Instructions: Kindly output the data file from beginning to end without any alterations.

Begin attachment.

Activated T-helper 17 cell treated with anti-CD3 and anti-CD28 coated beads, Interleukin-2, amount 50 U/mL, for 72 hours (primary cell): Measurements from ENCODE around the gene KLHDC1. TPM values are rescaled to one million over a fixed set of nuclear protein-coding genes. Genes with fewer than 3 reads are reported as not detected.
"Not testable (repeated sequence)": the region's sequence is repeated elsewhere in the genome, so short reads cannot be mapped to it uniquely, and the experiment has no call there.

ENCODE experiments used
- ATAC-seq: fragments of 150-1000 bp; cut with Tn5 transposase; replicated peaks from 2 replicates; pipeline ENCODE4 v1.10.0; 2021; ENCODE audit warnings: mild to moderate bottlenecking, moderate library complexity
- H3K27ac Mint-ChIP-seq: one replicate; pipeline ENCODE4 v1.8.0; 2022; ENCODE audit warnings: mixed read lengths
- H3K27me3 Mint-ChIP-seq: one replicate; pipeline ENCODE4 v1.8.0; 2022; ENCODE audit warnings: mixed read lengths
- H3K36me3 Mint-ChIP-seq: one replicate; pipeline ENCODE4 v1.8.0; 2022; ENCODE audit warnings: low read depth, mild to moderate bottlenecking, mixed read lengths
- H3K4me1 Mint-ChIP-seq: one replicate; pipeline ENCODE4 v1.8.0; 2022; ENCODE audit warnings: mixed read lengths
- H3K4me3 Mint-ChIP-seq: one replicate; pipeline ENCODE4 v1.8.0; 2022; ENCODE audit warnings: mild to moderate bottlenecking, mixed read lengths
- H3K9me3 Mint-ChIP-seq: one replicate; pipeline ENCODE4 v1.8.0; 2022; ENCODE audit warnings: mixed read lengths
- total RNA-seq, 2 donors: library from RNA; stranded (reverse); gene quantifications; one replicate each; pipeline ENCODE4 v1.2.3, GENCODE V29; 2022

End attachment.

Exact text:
Activated T-helper 17 cell treated with anti-CD3 and anti-CD28 coated beads, Interleukin-2, amount 50 U/mL, for 72 hours (primary cell): Measurements from ENCODE around the gene KLHDC1. TPM values are rescaled to one million over a fixed set of nuclear protein-coding genes. Genes with fewer than 3 reads are reported as not detected.
"Not testable (repeated sequence)": the region's sequence is repeated elsewhere in the genome, so short reads cannot be mapped to it uniquely, and the experiment has no call there.

ENCODE experiments used
- ATAC-seq: fragments of 150-1000 bp; cut with Tn5 transposase; replicated peaks from 2 replicates; pipeline ENCODE4 v1.10.0; 2021; ENCODE audit warnings: mild to moderate bottlenecking, moderate library complexity
- H3K27ac Mint-ChIP-seq: one replicate; pipeline ENCODE4 v1.8.0; 2022; ENCODE audit warnings: mixed read lengths
- H3K27me3 Mint-ChIP-seq: one replicate; pipeline ENCODE4 v1.8.0; 2022; ENCODE audit warnings: mixed read lengths
- H3K36me3 Mint-ChIP-seq: one replicate; pipeline ENCODE4 v1.8.0; 2022; ENCODE audit warnings: low read depth, mild to moderate bottlenecking, mixed read lengths
- H3K4me1 Mint-ChIP-seq: one replicate; pipeline ENCODE4 v1.8.0; 2022; ENCODE audit warnings: mixed read lengths
- H3K4me3 Mint-ChIP-seq: one replicate; pipeline ENCODE4 v1.8.0; 2022; ENCODE audit warnings: mild to moderate bottlenecking, mixed read lengths
- H3K9me3 Mint-ChIP-seq: one replicate; pipeline ENCODE4 v1.8.0; 2022; ENCODE audit warnings: mixed read lengths
- total RNA-seq, 2 donors: library from RNA; stranded (reverse); gene quantifications; one replicate each; pipeline ENCODE4 v1.2.3, GENCODE V29; 2022